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Protein Structure

Protein Structure

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Protein Structure

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  1. Protein Structure

  2. Protein Functions • Three examples of protein functions • Catalysis:Almost all chemical reactions in a living cell are catalyzed by protein enzymes. • Transport:Some proteins transports various substances, such as oxygen, ions, and so on. • Information transfer:For example, hormones. Alcohol dehydrogenase oxidizes alcohols to aldehydes or ketones Haemoglobin carries oxygen Insulin controls the amount of sugar in the blood

  3. R NH3+ C COO- H Amino acid: Basic unit of protein Different side chains, R, determine the properties of 20 amino acids. Amino group Carboxylic acid group An amino acid

  4. 20 Amino acids Leucine (L) Isoleucine (I) Valine (V) Alanine (A) Glycine (G) Proline (P) Asparagine (N) Methionine (M) Tryptophan (W) Phenylalanine (F) Tyrosine (Y) Threonine (T) Serine (S) Cysteine (C) Glutamine (Q) Histidine (H) Glutamic acid (E) Arginine (R) Asparatic acid (D) Lysine (K) White: Hydrophobic,Green: Hydrophilic,Red: Acidic,Blue: Basic

  5. Each protein has a unique structure! Amino acid sequence NLKTEWPELVGKSVEEAKKVILQDKPEAQIIVLPVGTIVTMEYRIDRVRLFVDKLD Folding!

  6. Protein Structure Primary Secondary Tertiary Quaternary Assembly Folding Packing Interaction S T R U C T U R E P R O C E S S

  7. Protein Assembly • occurs at the ribosome • involves polymerization of amino acids attached to tRNA • yields primary structure

  8. Primary Structure primary structure of human insulin CHAIN 1: GIVEQ CCTSI CSLYQ LENYC N CHAIN 2: FVNQH LCGSH LVEAL YLVCG ERGFF YTPKT • linear • ordered • 1 dimensional • sequence of amino acid polymer • by convention, written from amino end to carboxyl end • a perfectly linear amino acid polymer is neither functional nor energetically favorable  folding!

  9. Protein Folding • occurs in the cytosol • involves localized spatial interaction among primary structure elements, i.e. the amino acids • yields secondary structure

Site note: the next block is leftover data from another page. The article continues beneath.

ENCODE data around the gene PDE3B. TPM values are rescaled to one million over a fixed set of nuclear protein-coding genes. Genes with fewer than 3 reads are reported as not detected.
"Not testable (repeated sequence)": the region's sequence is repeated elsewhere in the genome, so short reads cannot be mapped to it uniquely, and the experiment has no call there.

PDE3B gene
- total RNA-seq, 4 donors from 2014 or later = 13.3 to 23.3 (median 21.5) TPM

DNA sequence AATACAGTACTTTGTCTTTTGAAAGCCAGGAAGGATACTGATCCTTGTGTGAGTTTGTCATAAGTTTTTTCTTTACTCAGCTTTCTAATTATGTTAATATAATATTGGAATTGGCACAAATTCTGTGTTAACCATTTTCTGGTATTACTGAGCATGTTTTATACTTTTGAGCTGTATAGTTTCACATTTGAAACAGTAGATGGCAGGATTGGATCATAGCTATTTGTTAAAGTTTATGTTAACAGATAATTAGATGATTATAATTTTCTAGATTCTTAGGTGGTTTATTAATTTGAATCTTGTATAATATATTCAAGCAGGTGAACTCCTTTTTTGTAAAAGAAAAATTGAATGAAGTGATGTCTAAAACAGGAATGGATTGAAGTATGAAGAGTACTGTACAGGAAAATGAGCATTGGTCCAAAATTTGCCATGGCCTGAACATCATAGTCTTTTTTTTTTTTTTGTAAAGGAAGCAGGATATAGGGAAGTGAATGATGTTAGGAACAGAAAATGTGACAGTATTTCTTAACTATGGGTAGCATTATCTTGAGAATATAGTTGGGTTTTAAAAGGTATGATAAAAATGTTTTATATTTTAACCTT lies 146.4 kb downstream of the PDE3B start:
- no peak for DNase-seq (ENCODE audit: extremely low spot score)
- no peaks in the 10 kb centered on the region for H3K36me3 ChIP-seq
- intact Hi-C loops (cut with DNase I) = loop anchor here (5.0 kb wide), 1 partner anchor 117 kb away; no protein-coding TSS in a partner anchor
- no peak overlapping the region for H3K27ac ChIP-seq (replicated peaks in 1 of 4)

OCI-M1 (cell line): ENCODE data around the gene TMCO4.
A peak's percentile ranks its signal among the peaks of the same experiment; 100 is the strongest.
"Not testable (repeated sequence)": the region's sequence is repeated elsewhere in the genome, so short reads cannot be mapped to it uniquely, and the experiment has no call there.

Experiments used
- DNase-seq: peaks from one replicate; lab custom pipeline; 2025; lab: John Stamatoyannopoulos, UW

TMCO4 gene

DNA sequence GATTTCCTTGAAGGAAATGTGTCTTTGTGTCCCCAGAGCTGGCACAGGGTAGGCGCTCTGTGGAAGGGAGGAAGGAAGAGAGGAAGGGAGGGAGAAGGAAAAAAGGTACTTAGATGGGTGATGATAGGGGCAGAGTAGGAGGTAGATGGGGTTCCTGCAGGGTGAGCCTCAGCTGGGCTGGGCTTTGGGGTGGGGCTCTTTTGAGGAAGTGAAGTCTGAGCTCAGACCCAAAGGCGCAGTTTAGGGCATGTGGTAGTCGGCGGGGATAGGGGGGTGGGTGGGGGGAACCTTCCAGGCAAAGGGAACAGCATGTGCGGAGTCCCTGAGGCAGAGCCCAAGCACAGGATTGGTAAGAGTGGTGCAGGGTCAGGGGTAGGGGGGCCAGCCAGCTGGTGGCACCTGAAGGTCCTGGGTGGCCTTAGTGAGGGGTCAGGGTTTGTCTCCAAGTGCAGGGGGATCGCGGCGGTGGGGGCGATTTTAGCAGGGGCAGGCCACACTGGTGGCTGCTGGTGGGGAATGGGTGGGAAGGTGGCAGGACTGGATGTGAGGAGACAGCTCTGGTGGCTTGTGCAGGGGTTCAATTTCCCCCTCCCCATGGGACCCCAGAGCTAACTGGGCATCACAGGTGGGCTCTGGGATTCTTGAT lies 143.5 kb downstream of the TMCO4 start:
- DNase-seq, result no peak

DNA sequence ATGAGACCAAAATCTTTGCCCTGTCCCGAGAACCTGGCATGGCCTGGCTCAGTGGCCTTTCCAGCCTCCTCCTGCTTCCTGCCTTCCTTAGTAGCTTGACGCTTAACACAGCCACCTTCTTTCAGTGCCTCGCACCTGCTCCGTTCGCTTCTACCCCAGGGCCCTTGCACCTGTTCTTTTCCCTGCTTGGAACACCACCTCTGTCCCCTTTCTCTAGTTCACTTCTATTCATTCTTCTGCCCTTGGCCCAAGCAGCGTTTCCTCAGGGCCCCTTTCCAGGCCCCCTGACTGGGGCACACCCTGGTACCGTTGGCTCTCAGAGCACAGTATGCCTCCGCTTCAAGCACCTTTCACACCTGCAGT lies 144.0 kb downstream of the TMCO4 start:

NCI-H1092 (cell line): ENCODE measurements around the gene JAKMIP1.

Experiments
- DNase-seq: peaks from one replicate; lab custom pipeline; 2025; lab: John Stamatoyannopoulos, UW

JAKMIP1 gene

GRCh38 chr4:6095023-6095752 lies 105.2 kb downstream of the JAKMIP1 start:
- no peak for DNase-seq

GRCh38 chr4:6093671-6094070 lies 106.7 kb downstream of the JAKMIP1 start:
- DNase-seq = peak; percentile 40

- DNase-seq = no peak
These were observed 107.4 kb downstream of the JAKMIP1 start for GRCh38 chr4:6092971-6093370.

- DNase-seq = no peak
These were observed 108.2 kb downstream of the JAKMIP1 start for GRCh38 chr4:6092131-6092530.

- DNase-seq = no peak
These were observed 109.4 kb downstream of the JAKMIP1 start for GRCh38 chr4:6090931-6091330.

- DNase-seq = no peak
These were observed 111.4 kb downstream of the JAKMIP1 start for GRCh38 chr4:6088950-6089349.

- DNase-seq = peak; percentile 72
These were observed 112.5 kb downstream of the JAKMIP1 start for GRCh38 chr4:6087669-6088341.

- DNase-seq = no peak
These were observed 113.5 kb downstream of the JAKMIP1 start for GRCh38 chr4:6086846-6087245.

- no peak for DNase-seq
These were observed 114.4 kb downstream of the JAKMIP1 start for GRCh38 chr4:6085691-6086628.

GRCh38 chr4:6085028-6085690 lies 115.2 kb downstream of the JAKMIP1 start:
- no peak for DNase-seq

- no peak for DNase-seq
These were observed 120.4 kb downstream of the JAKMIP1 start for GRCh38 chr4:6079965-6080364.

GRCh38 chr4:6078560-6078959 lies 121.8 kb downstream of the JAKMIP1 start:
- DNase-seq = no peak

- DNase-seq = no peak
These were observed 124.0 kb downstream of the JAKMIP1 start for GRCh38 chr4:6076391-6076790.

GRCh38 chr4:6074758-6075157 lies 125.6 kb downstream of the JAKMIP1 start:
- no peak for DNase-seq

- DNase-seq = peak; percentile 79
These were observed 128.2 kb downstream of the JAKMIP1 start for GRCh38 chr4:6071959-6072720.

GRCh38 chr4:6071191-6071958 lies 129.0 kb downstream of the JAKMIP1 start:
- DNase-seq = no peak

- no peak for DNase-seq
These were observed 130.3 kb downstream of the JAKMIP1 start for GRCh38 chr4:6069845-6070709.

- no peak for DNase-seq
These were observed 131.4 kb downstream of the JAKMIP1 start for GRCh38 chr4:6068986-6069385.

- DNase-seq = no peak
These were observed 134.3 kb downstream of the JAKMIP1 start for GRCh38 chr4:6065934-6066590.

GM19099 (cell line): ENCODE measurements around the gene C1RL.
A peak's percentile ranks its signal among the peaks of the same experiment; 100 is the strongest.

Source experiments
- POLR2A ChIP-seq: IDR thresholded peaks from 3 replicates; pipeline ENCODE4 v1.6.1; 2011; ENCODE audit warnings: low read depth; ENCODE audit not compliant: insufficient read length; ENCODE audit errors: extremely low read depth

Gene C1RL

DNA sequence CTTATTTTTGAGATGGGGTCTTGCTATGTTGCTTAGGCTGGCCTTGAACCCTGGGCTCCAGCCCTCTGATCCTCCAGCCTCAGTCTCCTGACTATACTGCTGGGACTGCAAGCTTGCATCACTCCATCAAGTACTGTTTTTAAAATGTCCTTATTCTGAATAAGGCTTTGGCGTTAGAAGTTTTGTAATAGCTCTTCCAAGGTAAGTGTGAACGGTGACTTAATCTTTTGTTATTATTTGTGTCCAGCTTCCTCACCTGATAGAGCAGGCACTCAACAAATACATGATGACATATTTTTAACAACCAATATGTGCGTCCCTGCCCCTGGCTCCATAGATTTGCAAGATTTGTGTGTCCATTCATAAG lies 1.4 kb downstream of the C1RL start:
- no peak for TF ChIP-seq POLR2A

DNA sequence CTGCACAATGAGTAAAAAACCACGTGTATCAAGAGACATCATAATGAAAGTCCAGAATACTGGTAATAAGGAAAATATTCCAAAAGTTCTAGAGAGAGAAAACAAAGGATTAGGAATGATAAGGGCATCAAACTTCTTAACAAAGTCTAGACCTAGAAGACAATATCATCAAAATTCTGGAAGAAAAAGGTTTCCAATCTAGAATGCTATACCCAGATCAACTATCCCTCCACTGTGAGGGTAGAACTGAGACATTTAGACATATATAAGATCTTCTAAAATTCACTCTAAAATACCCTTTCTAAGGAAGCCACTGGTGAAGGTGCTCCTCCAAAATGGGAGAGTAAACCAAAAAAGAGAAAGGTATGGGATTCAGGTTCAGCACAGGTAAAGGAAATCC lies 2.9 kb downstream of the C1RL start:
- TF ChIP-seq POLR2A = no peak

10. Secondary Structure • non-linear • 3 dimensional • localized to regions of an amino acid chain • formed and stabilized by hydrogen bonding, electrostatic and van der Waals interactions

  11. Secondary structure α-helix β-sheet Secondary structures, α-helix and β-sheet, have regular hydrogen-bonding patterns.

  12. Protein Packing • occurs in the cytosol (~60% bulk water, ~40% water of hydration) • involves interaction between secondary structure elements and solvent • yields tertiary structure

  13. Tertiary Structure • non-linear • 3 dimensional

  14. Protein Interaction • occurs in the cytosol, in close proximity to other folded and packed proteins • involves interaction among tertiary structure elements of separate polymer chains

  15. Quaternary Structure • non-linear • 3 dimensional

  16. 3D structure of proteins Tertiary structure Quaternary structure

  17. Class/Motif • class = secondary structure composition, • e.g. all , all , / , + • motif = small, specific combinations of secondary structure elements, • e.g. -- loop • both subset of fold /

  18. Fold • fold = architecture = the overall shape and orientation of the secondary structures, ignoring connectivity between the structures, • e.g. / barrel, TIM barrel • subset of fold families/superfamilies

  19. Fold families/Superfamilies • fold families = categorization that takes into account topology and previous subsets as well as empirical/biological properties, e.g. flavodoxin • superfamilies = in addition to fold families, includes evolutionary/ancestral properties CLASS: + FOLD: sandwich FOLD FAMILY: flavodoxin

  20. Hierarchical nature of protein structure Primary structure (Amino acid sequence) ↓ Secondary structure (α-helix, β-sheet) ↓ Tertiary structure (Three-dimensional structure formed by assembly of secondary structures) ↓ Quaternary structure (Structure formed by more than one polypeptide chains)

  21. Protein structure and its function Antibody Hormone receptor Example of enzyme reaction substrates A enzyme enzyme B Matching the shape to A Digestion of A! enzyme A Binding to A

  22. Protein structure prediction has remained elusive over half a century “Can we predict a protein structure from its amino acid sequence?” Now, impossible!

  23. Summary • Proteins are key players in our living systems. • Proteins are polymers consisting of 20 kinds of amino acids. • Each protein folds into a unique three-dimensional structure defined by its amino acid sequence. • Protein structure has a hierarchical nature. • Protein structure is closely related to its function. • Protein structure prediction is a grand challenge of computational biology.